I am excited to review Heaven’s Ditch: God, Gold and Murder on the Erie Canal, by Jack Kelly, a fascinating look at the building and impact of the Erie Canal on American history, commerce and expansion.
Growing Up Near the Erie Canal
Having grown up in central New York, we learned about the Erie Canal, visited places that once were part of the canal and played along parts of the Erie Canal that still existed. We visited the Erie Canal Village and Erie Canal Museum. We rode in a packet boat pulled by mules and sang the “Low Bridge, Everybody Down” song. I still remember parts of it all these years later.
The Erie Canal is just part of Upstate New York culture, and we are pretty darn proud of it. Construction of the Erie Canal began in 1817 and completed in 1825, so we are in the middle of celebrating its bicentennial. Surveying of the land began in 1808 and according to Jack Kelly’s research, the terrain was such wilderness, the surveyor, James Geddes, had to take a team of people with him just to rough cut a path to measure and place his survey markers.
Building the Erie Canal
Canals were very common all over Europe, but in the early 1800s, a revolutionary idea, especially in America. Ridiculed as “Clinton’s Ditch” after New York Governor Dewitt Clinton, many felt building a canal across New York State was a huge waste of money. Visionaries, however, who saw how much the Appalachian mountains along the Eastern part of the United States made it difficult for Western expansion, were interested in the curious break in the mountains in upstate New York near Albany. The idea was if a canal could connect the Hudson River, which was deep enough for seafaring ships to move between New York City and Albany, with points to the west, goods and people could be transported easily and affordably. Vast lands to the west were ideal for farming and feeding the growing number of people living in cities along the Eastern seaboard if the cost of transporting such supplies could be reduced.
The story of how the Erie Canal was designed and built is such a tale of American aspiration and ingenuity. If you’ve ever taken a drive across New York State, you will notice how diverse the terrain. New York was once covered by glaciers that receded creating mountains and hills laced with lakes and rivers, ravines and waterfalls, while the middle of the state just south of the Lake Ontario is relatively flat and swampy. Trying to navigate East-West even today can be tedious depending on the weather, as anyone knows who’s been caught in a rain or snow storm along the New York State Thruway. So imagine trying to create a waterway flat enough to connect the Hudson River with Lake Erie, an area that spans over 360 miles. The terrain actually rises around 600 feet between the banks of the Hudson River and the shores of Lake Erie. This meant building locks and aqueducts throughout the canal to make it feasible by boat.
The engineers taking on the Erie Canal project had little to no experience in building such structures, so much of the canal was built in a trial and error format. Working on the canal was difficult and dangerous, and used a huge immigrant workforce to complete. According to Kelly, it was the first organized labor force of its kind in America.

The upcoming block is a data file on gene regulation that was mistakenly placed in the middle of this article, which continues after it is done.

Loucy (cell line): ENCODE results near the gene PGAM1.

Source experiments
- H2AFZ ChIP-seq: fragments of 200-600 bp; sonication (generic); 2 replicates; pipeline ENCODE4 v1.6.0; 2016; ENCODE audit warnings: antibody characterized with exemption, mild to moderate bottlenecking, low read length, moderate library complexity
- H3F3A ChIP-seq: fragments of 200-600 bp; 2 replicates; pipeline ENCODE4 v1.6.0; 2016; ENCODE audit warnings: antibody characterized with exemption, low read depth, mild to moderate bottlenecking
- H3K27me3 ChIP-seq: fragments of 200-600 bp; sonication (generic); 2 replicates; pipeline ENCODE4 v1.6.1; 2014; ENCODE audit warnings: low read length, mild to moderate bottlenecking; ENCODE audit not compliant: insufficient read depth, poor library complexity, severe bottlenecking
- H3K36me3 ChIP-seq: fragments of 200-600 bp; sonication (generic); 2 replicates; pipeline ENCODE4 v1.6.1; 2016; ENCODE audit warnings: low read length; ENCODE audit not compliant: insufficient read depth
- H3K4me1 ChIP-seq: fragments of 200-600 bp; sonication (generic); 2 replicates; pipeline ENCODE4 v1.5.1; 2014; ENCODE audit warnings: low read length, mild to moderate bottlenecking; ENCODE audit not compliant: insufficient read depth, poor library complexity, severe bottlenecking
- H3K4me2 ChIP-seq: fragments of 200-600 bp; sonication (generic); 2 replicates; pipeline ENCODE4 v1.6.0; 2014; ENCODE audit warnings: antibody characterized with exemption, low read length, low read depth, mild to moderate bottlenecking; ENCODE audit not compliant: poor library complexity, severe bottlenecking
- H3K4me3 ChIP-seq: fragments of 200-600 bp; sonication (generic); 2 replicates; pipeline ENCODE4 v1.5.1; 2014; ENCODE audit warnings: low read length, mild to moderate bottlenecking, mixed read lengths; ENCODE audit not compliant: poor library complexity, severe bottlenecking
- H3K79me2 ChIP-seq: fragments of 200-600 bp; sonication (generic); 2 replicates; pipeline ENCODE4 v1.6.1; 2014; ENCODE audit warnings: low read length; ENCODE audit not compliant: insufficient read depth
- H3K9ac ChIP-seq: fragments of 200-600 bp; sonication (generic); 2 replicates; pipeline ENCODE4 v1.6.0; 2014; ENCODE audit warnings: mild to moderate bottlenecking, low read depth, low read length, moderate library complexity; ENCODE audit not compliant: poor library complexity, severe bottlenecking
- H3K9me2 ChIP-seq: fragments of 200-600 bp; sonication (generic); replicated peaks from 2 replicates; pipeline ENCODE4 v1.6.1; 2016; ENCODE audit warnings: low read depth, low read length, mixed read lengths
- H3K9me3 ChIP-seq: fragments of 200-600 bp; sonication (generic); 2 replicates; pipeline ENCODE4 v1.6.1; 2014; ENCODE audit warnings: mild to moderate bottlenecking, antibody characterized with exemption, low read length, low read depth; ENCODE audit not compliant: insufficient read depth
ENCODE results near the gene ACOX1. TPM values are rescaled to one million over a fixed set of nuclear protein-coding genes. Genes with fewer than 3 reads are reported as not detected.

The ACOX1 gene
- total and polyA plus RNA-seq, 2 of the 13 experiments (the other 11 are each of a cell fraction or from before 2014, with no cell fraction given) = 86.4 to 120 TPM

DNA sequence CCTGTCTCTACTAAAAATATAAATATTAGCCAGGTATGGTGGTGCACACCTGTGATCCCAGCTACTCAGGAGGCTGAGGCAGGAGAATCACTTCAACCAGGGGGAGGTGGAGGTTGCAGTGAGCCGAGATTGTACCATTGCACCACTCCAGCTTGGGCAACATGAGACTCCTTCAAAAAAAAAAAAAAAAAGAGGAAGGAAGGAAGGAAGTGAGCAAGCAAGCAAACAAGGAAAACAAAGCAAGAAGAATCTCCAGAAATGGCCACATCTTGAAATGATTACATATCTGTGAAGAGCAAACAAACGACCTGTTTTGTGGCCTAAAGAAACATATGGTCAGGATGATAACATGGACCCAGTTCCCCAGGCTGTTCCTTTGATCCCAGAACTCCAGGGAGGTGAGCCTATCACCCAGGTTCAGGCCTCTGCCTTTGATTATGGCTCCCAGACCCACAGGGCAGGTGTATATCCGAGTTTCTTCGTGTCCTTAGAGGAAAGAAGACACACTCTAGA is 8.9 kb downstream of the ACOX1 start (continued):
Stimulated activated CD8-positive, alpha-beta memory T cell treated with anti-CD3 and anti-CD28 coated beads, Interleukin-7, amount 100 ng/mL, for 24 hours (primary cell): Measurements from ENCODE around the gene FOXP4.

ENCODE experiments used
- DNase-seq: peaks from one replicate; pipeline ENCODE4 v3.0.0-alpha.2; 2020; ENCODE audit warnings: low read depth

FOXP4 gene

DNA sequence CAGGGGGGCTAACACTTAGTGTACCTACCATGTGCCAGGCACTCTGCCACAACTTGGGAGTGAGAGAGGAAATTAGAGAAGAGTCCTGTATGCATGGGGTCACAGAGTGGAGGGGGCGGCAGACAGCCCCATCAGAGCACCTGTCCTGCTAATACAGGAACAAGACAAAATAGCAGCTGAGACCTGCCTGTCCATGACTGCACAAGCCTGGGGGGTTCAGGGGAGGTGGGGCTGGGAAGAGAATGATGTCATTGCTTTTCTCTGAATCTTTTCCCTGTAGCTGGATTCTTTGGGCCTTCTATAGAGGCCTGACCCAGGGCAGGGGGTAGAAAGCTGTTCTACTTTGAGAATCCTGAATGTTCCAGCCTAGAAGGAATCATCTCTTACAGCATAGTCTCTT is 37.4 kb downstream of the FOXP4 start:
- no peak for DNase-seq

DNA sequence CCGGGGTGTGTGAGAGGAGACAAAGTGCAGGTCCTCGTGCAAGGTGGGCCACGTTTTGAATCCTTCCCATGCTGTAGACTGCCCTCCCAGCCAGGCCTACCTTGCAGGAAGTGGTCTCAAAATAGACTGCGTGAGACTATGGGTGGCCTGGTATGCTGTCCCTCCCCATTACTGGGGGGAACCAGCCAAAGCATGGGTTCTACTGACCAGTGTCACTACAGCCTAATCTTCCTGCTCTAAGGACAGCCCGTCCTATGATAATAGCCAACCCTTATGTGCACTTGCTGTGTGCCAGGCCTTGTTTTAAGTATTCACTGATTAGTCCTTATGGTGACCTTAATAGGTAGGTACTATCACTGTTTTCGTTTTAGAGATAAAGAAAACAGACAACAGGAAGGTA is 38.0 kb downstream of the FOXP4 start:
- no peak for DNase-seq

Influence of the Erie Canal
Once completed, the cost of travel for people and goods dropped drastically. Towns and cities, like Rochester and Syracuse, burgeoned with population growth and new industries. People moved west in droves hoping to cash in on farming and other businesses that could now use the Erie Canal to ship their goods. Immigrants used the canal to move Westward into Ohio and beyond where land was still cheap and the hopes of keeping their culture and religions intact seemed likely. New York City’s population also grew quickly as an advantageous port city.
What’s most interesting about Jack Kelly’s book is his careful weaving of the stories of some of the famous people who came out of this era of Erie Canal expansion. Having lived most of my life in the Fingerlakes region of central New York State, I had always learned that this area was a hotbed for all sorts of political, religious and moral thinking. People like Fredrick Douglas and Harriet Tubman resided in the area. The anti-slavery movement was huge here, as was the Underground Railroad. The first Women’s rights convention was held in Seneca Falls in 1848. Women’s Right to Vote leaders Elizabeth Cady Stanton, Susan B Anthony and Matilda Joslyn Gage all lived in Central New York. The Mormons and Church of Latter Day Saints were founded by Joseph Smith in Palmyra, NY. Other forms of Christianity expanded greatly through upstate New York in this same time period. The Masons and anti-Masonic movement got its strength from this region.
After reading Heaven’s Ditch, I finally understood WHY all of this came to be in and around Central New York. The Erie Canal made it possible. Points along the Erie Canal made it one of the easiest places to travel to, and affordably. The canal was used by the Underground Railroad to move escaped slaves along to Canada. Transportation enabled political people to meet and share information. Religious evangelists, like Charles Finney, arrived by the canal to bring huge tent revivals the area. Saving souls was big business at the time of American expansion.
I will say no more, but to recommend getting your hands on a copy of Heaven’s Ditch: God, Gold and Murder on the Erie Canal, by Jack Kelly. I will leave the murder part and some of the other more interesting characters up to you to discover. His writing makes the book a fast, interesting read, and if you didn’t already recognize so many of the people by name, you’d wonder if some of the characters are fiction. Heavens Ditch is the best book I have read about what life was like along the Erie Canal in the 1800s.